A hustler bar becomes a church

James Beales and David Kapp

James Beales and David Kapp. Photo by Gabriela Hasbun

James Beales and David Kapp, managers of Deco Lounge

“I think that the demise of the Polk Street gay scene was a natural progression. I think business nowadays couldn’t support that many bars on the street…I was just upset that when we tried to hold the Club RondezVous as one last bastion of the gay history and culture on Polk Street that we were stamped out like that at the end….To be sent out like that was wrong. It was like salt in the wound.” (James)

Ron Case

Ron Case. Photo by Gabriela Hasbun

Ron Case, co-founder of Lower Polk Neighbors

“I think if some people do get pushed out…it might be the downside of it, of trying to clean up the neighborhood….If that’s the outcome of people taking over and trying to fix their stores up or fix the bars up to make them more acceptable for more people, I think that’s unfortunately going to be the side effect….You have to make decisions [for] what is best for the neighborhood.”

Wilfried and Ken


Wilfried Glabach. Photo by Gabriela Hasbun

Wilfried and Ken, key figures at Polk Street church.

“The whole city is growing and there is building everywhere, and Polk Street is not alone in that….It definitely is looking better south of California, so if the business owners are having an influence it is slow but definite….And we’ve gotten so many compliments on our church, I’m trying to figure out where the negative is. If this is gentrification, why do so many people like it?” (Ken Tipton)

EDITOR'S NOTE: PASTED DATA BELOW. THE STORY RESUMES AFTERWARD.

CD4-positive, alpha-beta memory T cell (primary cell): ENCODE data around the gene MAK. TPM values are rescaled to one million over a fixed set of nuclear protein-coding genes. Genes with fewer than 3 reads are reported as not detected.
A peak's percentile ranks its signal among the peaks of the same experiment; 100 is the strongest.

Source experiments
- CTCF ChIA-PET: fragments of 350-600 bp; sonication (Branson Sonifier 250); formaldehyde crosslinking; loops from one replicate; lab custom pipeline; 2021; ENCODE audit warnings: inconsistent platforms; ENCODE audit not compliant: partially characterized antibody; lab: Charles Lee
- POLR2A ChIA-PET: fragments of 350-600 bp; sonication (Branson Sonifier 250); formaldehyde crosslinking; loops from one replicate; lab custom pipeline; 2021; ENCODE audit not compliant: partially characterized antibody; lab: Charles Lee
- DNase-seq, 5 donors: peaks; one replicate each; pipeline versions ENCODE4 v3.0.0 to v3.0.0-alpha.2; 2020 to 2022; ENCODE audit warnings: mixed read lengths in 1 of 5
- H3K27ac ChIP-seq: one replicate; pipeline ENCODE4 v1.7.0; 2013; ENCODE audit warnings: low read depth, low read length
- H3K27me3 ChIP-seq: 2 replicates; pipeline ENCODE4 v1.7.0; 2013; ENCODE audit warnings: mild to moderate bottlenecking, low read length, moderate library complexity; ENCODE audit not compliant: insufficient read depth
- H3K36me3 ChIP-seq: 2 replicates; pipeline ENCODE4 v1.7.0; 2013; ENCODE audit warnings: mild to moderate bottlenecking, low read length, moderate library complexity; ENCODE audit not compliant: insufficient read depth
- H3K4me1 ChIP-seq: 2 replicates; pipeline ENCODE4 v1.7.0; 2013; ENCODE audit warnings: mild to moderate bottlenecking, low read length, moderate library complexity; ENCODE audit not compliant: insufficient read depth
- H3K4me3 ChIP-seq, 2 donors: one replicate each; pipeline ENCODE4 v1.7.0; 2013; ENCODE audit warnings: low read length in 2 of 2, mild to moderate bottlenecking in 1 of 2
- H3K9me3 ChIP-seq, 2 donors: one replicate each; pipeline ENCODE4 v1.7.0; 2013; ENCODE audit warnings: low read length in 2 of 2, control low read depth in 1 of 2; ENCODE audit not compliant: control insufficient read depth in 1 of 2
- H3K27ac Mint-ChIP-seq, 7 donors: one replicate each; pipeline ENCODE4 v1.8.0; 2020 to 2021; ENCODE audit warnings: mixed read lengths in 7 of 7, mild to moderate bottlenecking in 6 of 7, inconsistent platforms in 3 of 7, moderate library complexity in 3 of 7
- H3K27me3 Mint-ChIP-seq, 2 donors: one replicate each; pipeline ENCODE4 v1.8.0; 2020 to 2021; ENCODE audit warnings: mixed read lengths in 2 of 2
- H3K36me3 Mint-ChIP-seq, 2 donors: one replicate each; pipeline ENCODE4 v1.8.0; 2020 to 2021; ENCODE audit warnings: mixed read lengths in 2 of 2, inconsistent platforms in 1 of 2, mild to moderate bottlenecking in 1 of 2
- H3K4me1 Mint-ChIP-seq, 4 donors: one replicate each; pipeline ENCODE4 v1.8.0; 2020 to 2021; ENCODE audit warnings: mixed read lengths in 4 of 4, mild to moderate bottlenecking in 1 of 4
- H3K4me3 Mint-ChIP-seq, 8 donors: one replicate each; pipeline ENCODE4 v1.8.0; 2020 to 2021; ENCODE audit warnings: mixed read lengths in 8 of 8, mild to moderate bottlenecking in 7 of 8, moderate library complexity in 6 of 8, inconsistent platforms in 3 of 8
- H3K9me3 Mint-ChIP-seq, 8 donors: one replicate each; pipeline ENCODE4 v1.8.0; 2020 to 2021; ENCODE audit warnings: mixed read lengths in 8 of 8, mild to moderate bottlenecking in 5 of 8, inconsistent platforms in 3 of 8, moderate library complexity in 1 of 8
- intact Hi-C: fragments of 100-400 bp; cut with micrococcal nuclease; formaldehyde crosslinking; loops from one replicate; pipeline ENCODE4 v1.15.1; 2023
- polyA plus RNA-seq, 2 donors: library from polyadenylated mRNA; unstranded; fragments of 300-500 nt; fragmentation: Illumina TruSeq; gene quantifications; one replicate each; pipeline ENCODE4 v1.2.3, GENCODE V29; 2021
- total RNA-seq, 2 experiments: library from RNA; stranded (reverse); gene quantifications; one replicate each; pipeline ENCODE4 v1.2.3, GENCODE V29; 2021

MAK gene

Myles O'Reilly

Myles O'Reilly. Photo by Gabriela Hasbun

Myles O'Reilly, owner of O'Reilly's Holy Grail

“Unfortunately I think San Francisco being a safe haven for whatever you are, illegal alien, whatever you are, it’s also a destination for a lot of unfortunate people….And they are a danger and a damage to themselves and everyone else….The police have been very cooperative in every way, and a very pleasant way as well, in terms of having a safer street. And a safer city. And I think Polk Street is really going to come back to its glory in the next five to ten years.”